By ultan o'broin on Nov 09, 2009
Recently, I had the opportunity to learn some new technical skills by helping out with an eye tracking study on an applications help system, still in development. Eye tracking is a powerful methodology for fine-tuning designs, and you can read more about its general use on the usableapps website.
I was particularly interested in understanding how different users might read our help topics. What can we conclude?
- Well, for a start, different people read different ways, so it's important in an online environment to have a holistically well structured help topic that caters for different approaches.
- Most users read the first paragraph closely, so using an abstract that gets the key information across is important, whereas others focused on titles (so they should be unique and descriptive), and a few read the entire topic (emphasizing that text should be clear, well structured, and to the point).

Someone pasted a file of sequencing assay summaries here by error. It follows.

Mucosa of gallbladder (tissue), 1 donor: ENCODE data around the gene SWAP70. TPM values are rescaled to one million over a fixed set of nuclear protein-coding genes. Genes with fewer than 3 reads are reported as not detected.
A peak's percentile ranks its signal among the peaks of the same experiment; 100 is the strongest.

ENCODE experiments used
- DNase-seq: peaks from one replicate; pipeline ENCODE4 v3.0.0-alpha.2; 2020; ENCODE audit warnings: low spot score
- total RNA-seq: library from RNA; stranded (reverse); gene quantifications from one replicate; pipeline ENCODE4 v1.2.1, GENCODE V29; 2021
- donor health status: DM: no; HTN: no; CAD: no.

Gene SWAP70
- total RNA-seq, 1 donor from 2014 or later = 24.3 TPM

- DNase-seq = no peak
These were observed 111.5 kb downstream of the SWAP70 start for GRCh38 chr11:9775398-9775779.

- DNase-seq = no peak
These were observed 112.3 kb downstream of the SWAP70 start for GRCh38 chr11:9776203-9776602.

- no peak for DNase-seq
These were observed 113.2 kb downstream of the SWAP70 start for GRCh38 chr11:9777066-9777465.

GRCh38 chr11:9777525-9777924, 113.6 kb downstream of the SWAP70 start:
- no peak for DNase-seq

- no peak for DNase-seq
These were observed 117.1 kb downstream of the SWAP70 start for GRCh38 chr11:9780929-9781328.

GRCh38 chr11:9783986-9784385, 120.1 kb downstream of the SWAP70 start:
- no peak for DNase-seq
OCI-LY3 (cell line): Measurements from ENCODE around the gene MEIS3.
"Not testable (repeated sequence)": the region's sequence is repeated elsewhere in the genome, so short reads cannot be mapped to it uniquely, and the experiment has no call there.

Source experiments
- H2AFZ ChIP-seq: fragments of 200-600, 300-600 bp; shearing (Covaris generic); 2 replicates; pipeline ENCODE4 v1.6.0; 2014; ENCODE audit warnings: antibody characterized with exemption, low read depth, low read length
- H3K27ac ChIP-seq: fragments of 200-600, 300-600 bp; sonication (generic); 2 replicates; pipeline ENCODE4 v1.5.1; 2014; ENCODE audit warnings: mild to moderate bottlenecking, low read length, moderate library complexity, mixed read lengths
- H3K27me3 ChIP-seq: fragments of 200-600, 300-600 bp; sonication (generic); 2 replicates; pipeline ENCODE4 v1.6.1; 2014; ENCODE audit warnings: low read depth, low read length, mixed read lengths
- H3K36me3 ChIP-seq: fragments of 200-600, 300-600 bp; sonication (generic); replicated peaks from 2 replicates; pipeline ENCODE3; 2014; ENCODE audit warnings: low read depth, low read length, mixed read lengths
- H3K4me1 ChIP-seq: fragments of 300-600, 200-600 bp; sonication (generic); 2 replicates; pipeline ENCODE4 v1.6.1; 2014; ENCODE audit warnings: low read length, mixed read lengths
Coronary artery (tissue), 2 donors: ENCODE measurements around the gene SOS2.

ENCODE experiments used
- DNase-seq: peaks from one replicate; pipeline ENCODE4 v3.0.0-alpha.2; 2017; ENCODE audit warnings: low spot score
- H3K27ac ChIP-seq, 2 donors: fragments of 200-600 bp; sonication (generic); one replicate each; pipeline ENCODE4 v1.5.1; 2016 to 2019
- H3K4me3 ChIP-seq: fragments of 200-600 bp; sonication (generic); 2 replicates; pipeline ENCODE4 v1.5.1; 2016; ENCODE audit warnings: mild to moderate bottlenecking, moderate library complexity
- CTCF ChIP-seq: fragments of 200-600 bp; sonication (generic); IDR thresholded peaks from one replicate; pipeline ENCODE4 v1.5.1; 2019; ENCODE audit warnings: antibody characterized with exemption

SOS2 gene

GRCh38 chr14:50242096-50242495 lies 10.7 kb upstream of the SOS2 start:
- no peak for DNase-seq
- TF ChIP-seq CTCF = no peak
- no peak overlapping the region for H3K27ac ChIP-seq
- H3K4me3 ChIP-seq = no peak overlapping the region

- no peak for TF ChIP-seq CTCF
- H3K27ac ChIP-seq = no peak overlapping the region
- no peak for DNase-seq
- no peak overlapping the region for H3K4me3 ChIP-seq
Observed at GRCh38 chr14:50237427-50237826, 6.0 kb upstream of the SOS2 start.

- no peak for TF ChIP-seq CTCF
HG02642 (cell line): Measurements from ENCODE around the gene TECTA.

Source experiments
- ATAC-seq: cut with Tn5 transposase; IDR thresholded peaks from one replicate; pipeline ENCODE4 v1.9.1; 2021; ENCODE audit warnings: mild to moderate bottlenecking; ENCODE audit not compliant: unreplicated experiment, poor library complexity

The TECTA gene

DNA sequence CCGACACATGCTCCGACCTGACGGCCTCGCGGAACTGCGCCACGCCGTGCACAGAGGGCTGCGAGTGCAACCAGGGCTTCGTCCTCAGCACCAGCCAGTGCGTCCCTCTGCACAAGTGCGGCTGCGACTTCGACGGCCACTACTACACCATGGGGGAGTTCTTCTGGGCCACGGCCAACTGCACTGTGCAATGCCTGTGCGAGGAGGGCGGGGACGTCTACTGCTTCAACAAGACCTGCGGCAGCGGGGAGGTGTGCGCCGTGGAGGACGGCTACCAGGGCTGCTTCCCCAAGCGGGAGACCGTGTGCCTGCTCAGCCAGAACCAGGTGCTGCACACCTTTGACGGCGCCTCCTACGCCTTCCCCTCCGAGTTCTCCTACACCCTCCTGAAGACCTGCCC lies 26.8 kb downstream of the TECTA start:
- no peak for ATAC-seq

- The initial information and structure was critical. Users also liked to be active, clicking on mouse-overs and so on. Most of the research about how people read online (using an inverted pyramid style reflecting thoughts on 'writing for scanning', and so on) was borne out, though catch-all thoughts about the famous F-shaped style of reading generally were not!
Our Oracle Fusion Applications writing patterns for help topics and use of DITA XML schema in a structured authoring environment for the help lends itself to achieving just what online readers want in the final help topic.
By the way, blogger Floyd Teter joined us for some of the eye tracking study. You should read Floyd's observations on Oracle Open World 2009 and the Apps-UX team too! For more information on the Apps-UX's use of eye tracking, read the usableapps article What Your Eyes Tell User Experience Professionals About Design.